Additives of Plastic

In order to impart certain specific properties, polymers are generally compounded with additives. Additives modify and improve certain characteristics such as stiffness, strength, color, weatherability, flammability, are resistance for electrical applications, and ease of subsequent processing. These additives are described below.


These materials are generally wood flour, silica flour, various minerals, powdered mica, and short fibers of cellulose, glass, and asbestos. Depending on their type, fillers improve the strength, hardness, toughness, abrasion resistance, and stiffness of plastics. These properties are maximized at various percentages of different types of polymer/tiller combination.

The effectiveness of a filler depends on the nature of the bond between the filler material and the polymer chains. Because of their lower cast, fillers also reduce the overall cost per unit weight of the polymer. Most thermoplastics and some thermosetting plastics contain fillers.


These are added to give flexibility and softness to the polymer by lowering the glass-transition temperature. Plasticizers are low-molecular-weight solvents (with high boiling points, i.e., nonvolatile) that reduce the strength of the secondary bonds between the long-chain molecules of the polymer, thus making it soft and flexible. The most common application is in polyvinyl chloride (pvc), which remains flexible during its many uses.


Most polymers are adversely affected by ultraviolet radiation and oxygen which weaken and break the primary bonds of the long-chain molecules. The polymer then becomes rigid and brittle. This is known as degradation. A typical example of protection against ultraviolet radiation is the compounding of rubber with carbon black (soot). The carbon black absorbs a high percentage of the ultraviolet radiation. Protection against degradation by oxidation, particularly at elevated temperatures, is done by adding antioxidants to the polymer. Various coatings are another means of protection against degradation.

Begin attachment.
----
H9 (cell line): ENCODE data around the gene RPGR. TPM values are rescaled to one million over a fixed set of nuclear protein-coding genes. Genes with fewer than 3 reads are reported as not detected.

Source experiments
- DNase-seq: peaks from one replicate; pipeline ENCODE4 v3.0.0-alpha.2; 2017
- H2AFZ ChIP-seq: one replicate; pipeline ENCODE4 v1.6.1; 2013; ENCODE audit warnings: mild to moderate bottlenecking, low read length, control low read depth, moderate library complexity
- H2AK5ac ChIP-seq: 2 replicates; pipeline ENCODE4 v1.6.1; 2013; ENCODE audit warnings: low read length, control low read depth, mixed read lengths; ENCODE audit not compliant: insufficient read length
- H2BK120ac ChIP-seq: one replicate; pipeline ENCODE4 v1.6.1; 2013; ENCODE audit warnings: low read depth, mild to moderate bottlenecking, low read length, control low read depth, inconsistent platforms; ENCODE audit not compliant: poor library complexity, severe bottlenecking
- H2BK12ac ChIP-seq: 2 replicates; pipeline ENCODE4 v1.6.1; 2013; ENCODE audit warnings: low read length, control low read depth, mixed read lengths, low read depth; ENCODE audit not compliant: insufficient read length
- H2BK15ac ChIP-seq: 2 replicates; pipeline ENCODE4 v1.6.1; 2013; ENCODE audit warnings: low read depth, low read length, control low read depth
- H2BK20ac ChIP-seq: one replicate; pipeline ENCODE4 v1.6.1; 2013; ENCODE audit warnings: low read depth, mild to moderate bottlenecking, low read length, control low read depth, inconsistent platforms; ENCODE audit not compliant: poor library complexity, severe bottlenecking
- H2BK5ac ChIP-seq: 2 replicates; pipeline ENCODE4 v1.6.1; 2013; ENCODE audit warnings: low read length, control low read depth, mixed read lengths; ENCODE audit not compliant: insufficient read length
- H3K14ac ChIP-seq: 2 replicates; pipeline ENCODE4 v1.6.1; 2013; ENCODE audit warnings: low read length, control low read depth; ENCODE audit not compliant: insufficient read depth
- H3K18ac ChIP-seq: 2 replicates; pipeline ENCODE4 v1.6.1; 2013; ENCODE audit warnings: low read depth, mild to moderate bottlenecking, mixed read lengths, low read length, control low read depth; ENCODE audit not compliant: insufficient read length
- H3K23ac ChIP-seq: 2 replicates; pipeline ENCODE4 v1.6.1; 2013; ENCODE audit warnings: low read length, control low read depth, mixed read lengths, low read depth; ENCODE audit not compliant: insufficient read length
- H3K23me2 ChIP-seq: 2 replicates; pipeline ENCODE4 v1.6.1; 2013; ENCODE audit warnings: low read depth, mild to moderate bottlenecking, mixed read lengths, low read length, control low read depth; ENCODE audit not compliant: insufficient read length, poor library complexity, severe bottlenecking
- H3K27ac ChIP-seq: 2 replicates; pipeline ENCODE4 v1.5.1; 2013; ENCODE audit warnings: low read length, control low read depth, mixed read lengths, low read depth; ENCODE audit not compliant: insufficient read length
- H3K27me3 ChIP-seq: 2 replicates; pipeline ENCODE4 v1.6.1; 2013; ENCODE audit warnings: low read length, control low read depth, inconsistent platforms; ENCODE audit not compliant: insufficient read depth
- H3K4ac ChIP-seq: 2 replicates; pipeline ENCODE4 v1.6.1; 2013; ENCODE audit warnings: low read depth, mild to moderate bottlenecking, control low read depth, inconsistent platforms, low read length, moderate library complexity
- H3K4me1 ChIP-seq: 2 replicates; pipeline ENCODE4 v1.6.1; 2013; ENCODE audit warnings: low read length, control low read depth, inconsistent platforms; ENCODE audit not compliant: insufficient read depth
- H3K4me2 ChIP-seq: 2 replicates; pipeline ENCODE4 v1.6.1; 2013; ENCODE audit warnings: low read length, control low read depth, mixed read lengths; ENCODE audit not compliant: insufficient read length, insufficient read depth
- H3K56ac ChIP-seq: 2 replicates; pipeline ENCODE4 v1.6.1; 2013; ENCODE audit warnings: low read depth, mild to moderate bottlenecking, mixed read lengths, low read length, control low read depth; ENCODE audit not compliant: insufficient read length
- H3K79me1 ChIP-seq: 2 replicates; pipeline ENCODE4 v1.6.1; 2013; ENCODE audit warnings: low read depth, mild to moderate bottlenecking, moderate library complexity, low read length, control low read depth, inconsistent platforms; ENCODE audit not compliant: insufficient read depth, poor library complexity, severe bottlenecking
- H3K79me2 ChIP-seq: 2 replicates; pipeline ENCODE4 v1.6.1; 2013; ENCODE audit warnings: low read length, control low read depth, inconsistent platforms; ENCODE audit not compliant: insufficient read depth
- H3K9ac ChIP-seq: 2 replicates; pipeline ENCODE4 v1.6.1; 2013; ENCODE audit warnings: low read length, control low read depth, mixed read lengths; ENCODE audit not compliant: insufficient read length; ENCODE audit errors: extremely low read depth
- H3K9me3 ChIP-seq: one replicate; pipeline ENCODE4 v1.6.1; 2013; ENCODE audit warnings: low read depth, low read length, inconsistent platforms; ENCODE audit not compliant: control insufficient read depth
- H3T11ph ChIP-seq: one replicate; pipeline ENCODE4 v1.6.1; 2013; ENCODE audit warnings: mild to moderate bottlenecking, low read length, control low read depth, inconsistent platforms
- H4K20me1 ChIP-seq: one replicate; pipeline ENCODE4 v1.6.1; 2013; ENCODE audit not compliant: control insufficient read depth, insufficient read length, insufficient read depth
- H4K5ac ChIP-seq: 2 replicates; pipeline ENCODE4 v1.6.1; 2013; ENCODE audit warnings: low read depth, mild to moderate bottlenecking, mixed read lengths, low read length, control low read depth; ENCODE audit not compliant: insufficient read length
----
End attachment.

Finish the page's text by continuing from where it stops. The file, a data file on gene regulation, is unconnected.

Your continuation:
The great variety of colors available in plastics is obtained by the addition of colorants. These are either organic (dyes) or inorganic (pigments). The selection of a colorant depends on service temperature and exposure to light. Pigments, which are dispersed particles, generally have greater resistance to temperature and light than dyes do.

Flame Retardants

If the temperature is sufficiently high a polymer will ignite. The flammability (the ability to support combustion) of polymers varies considerably, depending on their composition, such as the chlorine and fluorine content. Polymethylmethacrylate, for example, continues to burn when ignited, whereas polycarbonate extinguishes itself. The flammability of polymers can be reduced either by making them from less flammable raw materials for by adding flame retardants to the compound. Common flame retardants are chlorine, bromine, and phosphorus compounds.


To reduce friction during subsequent processing and use and to prevent sticking to the molds, lubricants are added to polymers. Lubrication is also important in preventing thin polymer films from sticking together.


To give them a rubbery behavior, polymers can be blended with small amounts of rubbery polymers. These are finely dispersed throughout the polymer and improve its impact strength. These polymers are known as rubber-modified.

Post time: 02-02-2017